Experimental results with endovascular irradiation via a radioactive stent

Andrew J. Carter, John R. Laird

Research output: Contribution to journalArticlepeer-review

41 Scopus citations

Abstract

Purpose: The objective of this article is to describe the methods used to manufacture a radioactive stent and to review the experimental data on this therapy designed to improve arterial patency rates after stent placement. Materials and Methods: Surface activation in a cyclotron and ion implantation techniques are used to render commercially available vascular stents radioactive. β-Particle-emitting stents, most commonly 32P, were employed because of their short half-life (14.3 days) and limited range of tissue penetration (3-4 mm). The function and vascular response to these 32P radioactive stents with varying activities (range 0.14-23 μCi) was evaluated in several animal models of arterial injury and restenosis. Results: In porcine lilac arteries, β-particle-emitting stents with an initial activity of 0.14 μCi reduced neointimal formation 37% at 28 days after implant. On histology, the neointima consisted of smooth muscle cells and a proteoglycan-rich matrix. Scanning electron microscopy demonstrated complete endothelialization of the stent. β-Particle-emitting stents with an initial activity of 3-23 μCi inhibited neointimal smooth muscle cell proliferation at 28 days in a porcine coronary restenosis model. The neointima within these high-activity stents consisted of fibrin, erythrocytes, and only rare smooth muscle cells. Studies with 1-year follow- up after implantation of a radioactive stent with a composition of γ- and β-particle-emitting radionuclides (55,56,57)Co, 52Mg, and 55Fe and an initial activity of 17.5 μCi demonstrated almost complete inhibition of neointimal proliferation in a rabbit model. Conclusion: Endovascular irradiation delivered via a radioactive stent reduces neointimal formation and improves luminal patency without increasing the risk for stent thrombosis in experimental models of restenosis. The optimal radiation dose is unknown. At stent activities >3 μCi of 32P, the inhibition of neointimal formation is due to direct radiation affects on proliferating smooth muscle cells. At ultra-low activities (0.14 μCi), β-particle irradiation reduces neointimal formation possibly by impairing cell proliferation or migration. This novel therapy may have a significant impact on preventing stent restenosis, and requires further investigation.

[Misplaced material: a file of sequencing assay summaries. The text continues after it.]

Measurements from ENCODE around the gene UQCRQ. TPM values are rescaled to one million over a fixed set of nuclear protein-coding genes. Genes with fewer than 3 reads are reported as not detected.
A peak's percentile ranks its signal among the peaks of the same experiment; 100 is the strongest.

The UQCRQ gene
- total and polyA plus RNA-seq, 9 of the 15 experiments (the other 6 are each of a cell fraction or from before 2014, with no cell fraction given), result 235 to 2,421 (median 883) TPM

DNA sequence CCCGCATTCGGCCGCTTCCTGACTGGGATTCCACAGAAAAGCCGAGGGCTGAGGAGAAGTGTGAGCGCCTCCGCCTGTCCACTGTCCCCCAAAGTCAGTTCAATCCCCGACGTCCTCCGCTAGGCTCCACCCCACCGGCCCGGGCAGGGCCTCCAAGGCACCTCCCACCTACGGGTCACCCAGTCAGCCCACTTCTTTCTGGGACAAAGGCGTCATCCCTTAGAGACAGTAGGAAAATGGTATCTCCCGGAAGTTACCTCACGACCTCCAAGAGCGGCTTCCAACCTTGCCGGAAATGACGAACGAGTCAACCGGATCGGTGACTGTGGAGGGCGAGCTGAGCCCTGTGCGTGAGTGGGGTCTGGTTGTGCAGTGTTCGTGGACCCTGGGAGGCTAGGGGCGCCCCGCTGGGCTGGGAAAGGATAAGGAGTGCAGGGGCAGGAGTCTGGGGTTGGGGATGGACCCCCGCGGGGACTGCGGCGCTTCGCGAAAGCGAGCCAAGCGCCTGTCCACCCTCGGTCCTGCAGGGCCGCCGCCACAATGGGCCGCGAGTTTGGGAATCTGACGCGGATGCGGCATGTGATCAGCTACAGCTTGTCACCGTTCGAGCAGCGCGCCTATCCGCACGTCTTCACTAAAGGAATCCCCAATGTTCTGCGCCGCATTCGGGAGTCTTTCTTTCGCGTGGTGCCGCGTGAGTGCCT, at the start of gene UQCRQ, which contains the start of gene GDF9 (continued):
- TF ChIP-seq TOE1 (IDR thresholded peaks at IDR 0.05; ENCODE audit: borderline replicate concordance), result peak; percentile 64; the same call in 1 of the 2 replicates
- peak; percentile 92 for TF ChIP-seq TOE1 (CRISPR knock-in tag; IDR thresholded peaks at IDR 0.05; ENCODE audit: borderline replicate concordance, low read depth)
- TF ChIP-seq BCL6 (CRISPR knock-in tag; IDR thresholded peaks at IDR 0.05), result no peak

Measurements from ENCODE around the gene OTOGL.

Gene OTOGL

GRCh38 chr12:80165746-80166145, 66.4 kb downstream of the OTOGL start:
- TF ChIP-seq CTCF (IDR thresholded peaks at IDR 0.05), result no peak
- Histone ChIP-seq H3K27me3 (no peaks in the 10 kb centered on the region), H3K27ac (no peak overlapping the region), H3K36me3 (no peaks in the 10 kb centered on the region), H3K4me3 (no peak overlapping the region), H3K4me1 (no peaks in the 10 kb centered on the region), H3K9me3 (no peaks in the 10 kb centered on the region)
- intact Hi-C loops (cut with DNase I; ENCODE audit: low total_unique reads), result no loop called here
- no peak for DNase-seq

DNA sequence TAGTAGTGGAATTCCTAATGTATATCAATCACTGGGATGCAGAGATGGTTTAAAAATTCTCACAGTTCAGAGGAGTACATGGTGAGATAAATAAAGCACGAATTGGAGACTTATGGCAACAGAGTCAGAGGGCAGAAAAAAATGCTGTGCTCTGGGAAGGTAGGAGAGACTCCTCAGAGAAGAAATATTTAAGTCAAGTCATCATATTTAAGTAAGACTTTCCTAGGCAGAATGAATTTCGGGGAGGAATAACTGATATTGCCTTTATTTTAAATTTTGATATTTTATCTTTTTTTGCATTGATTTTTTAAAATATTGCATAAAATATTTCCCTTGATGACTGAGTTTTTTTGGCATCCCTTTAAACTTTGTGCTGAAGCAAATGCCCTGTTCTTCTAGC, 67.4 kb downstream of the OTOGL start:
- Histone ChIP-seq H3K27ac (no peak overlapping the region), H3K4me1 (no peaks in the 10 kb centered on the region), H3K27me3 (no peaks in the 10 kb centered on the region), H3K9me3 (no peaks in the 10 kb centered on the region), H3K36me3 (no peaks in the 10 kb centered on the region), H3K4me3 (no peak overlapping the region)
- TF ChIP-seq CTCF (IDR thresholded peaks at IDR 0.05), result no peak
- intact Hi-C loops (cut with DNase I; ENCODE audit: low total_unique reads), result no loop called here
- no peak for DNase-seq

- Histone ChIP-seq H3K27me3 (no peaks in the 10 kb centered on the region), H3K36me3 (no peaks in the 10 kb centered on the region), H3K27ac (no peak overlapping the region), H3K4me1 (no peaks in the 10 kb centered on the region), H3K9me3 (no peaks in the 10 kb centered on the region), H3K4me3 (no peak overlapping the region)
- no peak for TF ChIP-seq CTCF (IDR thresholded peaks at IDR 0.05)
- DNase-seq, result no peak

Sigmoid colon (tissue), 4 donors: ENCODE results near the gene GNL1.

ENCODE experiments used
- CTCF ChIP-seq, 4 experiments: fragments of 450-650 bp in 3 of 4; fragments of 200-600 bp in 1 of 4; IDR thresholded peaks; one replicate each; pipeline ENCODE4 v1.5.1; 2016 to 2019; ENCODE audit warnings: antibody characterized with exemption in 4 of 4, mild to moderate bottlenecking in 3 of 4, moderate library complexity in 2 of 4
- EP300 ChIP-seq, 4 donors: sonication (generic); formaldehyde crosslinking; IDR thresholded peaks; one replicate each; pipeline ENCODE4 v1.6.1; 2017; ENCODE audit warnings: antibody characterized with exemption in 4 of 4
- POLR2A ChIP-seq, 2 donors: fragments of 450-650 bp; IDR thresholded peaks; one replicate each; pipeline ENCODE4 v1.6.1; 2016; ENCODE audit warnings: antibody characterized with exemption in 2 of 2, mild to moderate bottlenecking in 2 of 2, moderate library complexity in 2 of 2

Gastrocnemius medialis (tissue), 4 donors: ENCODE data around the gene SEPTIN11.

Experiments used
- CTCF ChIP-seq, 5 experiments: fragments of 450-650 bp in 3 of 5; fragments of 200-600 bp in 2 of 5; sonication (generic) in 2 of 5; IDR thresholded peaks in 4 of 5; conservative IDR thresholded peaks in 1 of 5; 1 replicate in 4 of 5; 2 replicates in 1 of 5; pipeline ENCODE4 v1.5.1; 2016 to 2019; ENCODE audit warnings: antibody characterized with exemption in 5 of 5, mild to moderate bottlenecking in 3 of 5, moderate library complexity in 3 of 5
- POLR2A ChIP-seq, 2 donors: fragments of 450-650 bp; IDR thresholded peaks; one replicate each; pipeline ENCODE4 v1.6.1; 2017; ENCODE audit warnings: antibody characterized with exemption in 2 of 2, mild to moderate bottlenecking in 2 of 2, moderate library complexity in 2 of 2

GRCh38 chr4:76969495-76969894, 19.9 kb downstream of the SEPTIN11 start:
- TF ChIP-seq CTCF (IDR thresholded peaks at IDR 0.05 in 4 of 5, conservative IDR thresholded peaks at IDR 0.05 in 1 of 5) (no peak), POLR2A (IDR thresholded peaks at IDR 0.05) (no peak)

Original languageEnglish (US)
Pages (from-to)797-803
Number of pages7
JournalInternational Journal of Radiation Oncology Biology Physics
Volume36
Issue number4
DOIs
StatePublished - Nov 1 1996
Externally publishedYes

Keywords

  • Radiation
  • Restenosis
  • Stents

ASJC Scopus subject areas

  • Oncology
  • Radiology Nuclear Medicine and imaging
  • Radiation

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